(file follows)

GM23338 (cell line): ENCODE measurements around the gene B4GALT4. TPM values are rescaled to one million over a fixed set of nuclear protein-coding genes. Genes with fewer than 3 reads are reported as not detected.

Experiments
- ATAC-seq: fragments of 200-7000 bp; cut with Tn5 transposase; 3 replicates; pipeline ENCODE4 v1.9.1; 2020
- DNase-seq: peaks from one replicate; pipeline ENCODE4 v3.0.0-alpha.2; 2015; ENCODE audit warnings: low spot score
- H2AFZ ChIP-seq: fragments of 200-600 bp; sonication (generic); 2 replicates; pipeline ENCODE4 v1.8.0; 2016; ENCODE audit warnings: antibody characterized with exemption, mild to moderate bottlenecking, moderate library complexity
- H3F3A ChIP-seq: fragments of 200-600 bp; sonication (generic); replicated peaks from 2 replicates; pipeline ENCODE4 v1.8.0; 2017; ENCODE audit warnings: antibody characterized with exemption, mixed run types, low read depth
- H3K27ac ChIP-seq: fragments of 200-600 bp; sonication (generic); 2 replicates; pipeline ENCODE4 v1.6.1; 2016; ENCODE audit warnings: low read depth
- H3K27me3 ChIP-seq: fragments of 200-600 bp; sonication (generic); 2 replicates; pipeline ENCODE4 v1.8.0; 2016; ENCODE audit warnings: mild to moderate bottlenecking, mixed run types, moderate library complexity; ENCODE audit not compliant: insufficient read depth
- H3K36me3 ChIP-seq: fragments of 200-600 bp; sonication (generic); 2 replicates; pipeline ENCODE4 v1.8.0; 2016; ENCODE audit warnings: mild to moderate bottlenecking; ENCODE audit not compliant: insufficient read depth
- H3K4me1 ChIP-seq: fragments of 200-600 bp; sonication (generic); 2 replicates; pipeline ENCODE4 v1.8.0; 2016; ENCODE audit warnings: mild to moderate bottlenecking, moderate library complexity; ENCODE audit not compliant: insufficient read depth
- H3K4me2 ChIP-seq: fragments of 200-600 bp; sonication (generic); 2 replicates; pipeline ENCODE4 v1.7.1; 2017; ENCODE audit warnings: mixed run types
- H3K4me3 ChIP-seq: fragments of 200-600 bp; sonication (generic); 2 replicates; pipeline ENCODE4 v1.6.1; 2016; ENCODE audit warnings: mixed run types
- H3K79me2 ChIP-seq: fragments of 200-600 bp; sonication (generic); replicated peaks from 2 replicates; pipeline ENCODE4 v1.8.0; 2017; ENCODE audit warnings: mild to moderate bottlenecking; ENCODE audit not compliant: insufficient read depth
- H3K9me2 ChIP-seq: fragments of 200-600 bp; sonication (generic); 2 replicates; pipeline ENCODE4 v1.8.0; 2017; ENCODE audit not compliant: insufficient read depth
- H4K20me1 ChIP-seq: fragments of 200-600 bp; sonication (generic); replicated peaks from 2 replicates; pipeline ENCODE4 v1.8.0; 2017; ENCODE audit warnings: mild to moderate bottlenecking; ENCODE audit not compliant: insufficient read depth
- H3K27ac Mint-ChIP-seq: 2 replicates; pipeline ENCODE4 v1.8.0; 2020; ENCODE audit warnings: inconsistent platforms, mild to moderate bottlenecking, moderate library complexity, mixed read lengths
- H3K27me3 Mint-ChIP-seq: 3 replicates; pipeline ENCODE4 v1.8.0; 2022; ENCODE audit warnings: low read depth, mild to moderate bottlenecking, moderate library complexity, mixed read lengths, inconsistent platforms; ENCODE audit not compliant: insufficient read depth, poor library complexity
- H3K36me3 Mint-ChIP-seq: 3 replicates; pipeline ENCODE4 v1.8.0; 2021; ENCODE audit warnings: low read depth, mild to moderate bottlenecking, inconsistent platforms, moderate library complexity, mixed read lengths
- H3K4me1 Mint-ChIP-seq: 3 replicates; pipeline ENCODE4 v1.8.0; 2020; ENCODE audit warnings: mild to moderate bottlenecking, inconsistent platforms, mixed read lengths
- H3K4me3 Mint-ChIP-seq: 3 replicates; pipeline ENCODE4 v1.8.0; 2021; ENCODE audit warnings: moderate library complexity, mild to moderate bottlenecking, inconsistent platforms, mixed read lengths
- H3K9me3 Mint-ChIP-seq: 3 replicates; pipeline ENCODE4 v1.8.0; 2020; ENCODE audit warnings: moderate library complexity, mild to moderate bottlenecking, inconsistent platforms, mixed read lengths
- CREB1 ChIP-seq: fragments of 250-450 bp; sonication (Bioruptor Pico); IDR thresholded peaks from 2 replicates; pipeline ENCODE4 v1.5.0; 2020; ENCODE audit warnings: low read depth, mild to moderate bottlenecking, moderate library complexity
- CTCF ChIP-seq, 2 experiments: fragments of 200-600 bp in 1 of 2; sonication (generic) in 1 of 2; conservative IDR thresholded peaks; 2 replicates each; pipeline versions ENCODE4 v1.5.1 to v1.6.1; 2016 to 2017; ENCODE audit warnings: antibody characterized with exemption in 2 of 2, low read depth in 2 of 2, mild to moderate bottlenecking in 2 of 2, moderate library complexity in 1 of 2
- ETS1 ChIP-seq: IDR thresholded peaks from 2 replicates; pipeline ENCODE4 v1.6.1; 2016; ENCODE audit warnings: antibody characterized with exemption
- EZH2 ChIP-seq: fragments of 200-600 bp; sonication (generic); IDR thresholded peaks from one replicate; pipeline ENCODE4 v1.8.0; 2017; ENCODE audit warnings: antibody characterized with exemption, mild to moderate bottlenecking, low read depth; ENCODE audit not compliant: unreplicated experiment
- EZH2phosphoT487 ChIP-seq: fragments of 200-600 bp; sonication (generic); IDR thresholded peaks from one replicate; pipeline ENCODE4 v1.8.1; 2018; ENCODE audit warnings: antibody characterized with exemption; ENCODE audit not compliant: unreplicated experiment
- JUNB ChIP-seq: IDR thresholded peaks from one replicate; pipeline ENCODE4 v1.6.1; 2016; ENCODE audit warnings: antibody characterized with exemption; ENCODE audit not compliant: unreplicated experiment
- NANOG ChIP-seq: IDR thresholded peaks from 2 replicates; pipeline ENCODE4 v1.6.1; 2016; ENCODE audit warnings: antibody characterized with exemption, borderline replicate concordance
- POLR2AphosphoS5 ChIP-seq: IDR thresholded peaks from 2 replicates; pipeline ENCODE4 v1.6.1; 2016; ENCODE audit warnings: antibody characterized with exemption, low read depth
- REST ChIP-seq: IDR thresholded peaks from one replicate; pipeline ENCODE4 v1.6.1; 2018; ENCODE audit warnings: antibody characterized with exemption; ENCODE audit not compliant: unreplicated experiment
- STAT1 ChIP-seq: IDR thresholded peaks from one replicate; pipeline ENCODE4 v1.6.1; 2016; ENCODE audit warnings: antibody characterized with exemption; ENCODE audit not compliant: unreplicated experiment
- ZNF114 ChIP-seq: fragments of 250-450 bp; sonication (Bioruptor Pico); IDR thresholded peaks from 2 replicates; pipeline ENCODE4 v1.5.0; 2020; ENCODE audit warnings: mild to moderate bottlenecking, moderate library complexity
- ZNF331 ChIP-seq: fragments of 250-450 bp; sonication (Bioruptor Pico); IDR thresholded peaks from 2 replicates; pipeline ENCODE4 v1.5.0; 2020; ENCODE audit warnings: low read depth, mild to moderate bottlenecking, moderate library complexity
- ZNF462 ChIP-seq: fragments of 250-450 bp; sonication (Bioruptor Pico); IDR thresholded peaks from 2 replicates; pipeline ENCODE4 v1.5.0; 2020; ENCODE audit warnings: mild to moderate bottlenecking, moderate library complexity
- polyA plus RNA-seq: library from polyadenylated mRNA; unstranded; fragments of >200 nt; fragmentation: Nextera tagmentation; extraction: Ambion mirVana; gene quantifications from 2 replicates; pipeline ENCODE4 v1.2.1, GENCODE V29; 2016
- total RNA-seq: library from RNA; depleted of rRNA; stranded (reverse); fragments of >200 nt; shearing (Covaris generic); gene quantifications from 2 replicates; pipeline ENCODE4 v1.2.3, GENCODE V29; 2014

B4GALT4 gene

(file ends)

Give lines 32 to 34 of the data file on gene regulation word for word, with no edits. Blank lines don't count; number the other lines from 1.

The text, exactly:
- ZNF114 ChIP-seq: fragments of 250-450 bp; sonication (Bioruptor Pico); IDR thresholded peaks from 2 replicates; pipeline ENCODE4 v1.5.0; 2020; ENCODE audit warnings: mild to moderate bottlenecking, moderate library complexity
- ZNF331 ChIP-seq: fragments of 250-450 bp; sonication (Bioruptor Pico); IDR thresholded peaks from 2 replicates; pipeline ENCODE4 v1.5.0; 2020; ENCODE audit warnings: low read depth, mild to moderate bottlenecking, moderate library complexity
- ZNF462 ChIP-seq: fragments of 250-450 bp; sonication (Bioruptor Pico); IDR thresholded peaks from 2 replicates; pipeline ENCODE4 v1.5.0; 2020; ENCODE audit warnings: mild to moderate bottlenecking, moderate library complexity